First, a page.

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Hydrops Fetalis

  • Hydrops fetalis, or hydrops, is a condition that occurs when large amounts of fluid build up in a baby’s tissues and organs causing extreme swelling. Patients with hydrops fetalis are treated through the Thalassemia Program at  Dana-Farber/Boston Children's Cancer and Blood Disorders Center, an integrated pediatric hematology and oncology partnership between Dana-Farber Cancer Institute and Boston Children’s Hospital.

    • Hydrops fetalis can be life-threatening.
    • There are two types of hydrops fetalis, immune and non-immune.
    • Immune hydrops fetalis is no longer common in the United States.
    • Non-immune hydrops fetalis occurs in one of every 1,000 births in the United States.
    • Hydrops fetalis can be diagnosed before or after birth.
    • Treatment of hydrops fetalis depends on its cause.
    • About half of unborn babies with hydrops fetalis do not survive.

    Dana-Farber/Boston Children's

    300 Longwood Avenue
    Boston MA 02115

    617-355-8246 x2

  • What is hydrops fetalis?

    Hydrops fetalis, or hydrops, is a condition that occurs when large amounts of fluid build up in a baby’s tissues and organs causing extreme swelling.

    Types of hydrops fetalis

    Immune:

    • occurs when the mother's immune system causes the baby’s red blood cells to breakdown
    • most dangerous complication of hemolytic disease of the newborn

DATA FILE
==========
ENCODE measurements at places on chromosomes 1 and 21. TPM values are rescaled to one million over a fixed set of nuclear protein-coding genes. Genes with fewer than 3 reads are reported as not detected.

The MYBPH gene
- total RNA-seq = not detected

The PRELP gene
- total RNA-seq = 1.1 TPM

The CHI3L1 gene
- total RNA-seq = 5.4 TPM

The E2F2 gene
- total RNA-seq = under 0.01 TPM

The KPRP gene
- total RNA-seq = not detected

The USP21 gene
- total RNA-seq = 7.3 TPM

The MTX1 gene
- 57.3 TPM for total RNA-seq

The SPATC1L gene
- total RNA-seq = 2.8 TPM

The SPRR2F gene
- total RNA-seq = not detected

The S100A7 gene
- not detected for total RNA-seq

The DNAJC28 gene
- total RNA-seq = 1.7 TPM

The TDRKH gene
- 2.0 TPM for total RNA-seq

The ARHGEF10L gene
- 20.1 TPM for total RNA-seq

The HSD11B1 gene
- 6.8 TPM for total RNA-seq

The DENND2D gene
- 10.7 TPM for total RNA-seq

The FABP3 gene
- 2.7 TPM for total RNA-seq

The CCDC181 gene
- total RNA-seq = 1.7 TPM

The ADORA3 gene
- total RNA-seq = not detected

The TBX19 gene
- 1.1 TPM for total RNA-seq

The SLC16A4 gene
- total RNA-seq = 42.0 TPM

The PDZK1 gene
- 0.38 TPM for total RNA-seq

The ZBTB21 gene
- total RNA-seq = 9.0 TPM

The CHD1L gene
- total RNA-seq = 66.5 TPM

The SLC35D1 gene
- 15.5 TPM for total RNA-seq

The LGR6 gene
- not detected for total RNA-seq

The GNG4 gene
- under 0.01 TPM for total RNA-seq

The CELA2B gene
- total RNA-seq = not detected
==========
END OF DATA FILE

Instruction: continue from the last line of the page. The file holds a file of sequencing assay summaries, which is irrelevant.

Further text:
Non-immune:

    • occurs when disease or other complications interfere with the baby's ability to manage fluid
    • most common type

    What causes hydrops fetalis?

    Many different diseases and other medical complications can cause hydrops fetalis, such as:

    Immune:

    Non-immune:

    Is hydrops fetalis common?

    Immune hydrops fetalis is no longer very common due to advances in the prevention of hemolytic disease of the newborn. Non-immune hydrops fetalis occurs in approximately one of every 1,000 births. About half of unborn babies with hydrops fetalis do not survive.

    What are the symptoms of hydrops fetalis?

    Symptoms of hydrops fetalis can occur during pregnancy or after the baby is born. During pregnancy, symptoms of hydrops fetalis may include:

    • large amounts of amniotic fluid
    • thickened placenta
    • enlarged liver, spleen or heart in the baby
    • fluid buildup in the baby’s abdomen

    After birth, symptoms may include:

    • pale coloring
    • severe swelling overall, especially in the baby's abdomen
    • enlarged liver and spleen
    • difficulty breathing
  • How does a doctor know that it’s hydrops fetalis?

    Hydrops fetalis can be diagnosed during pregnancy or after the baby is born through one of the following tests:

  • Treatment of hydrops fetalis depends on its cause. During pregnancy, hydrops fetalis is treatable only in certain situations. After birth, treatment may include:

    • help for difficulty breathing using extra oxygen or a mechanical breathing machine
    • removal of excessive fluid from spaces around the lungs and abdomen using a needle
    • medications to help the kidneys remove excess fluid
       
  • Thalassemia, specifically alpha thalassemia, is one cause and hemolytic disease is another. The pediatric hematologists at Dana-Farber/Boston Children's Hospital are experts in the genetic evaluation of families at risk for both immune and non-immune hydrops due to severe fetal anemia.

    For more information about current research, visit www.danafarberbostonchildrens.org.

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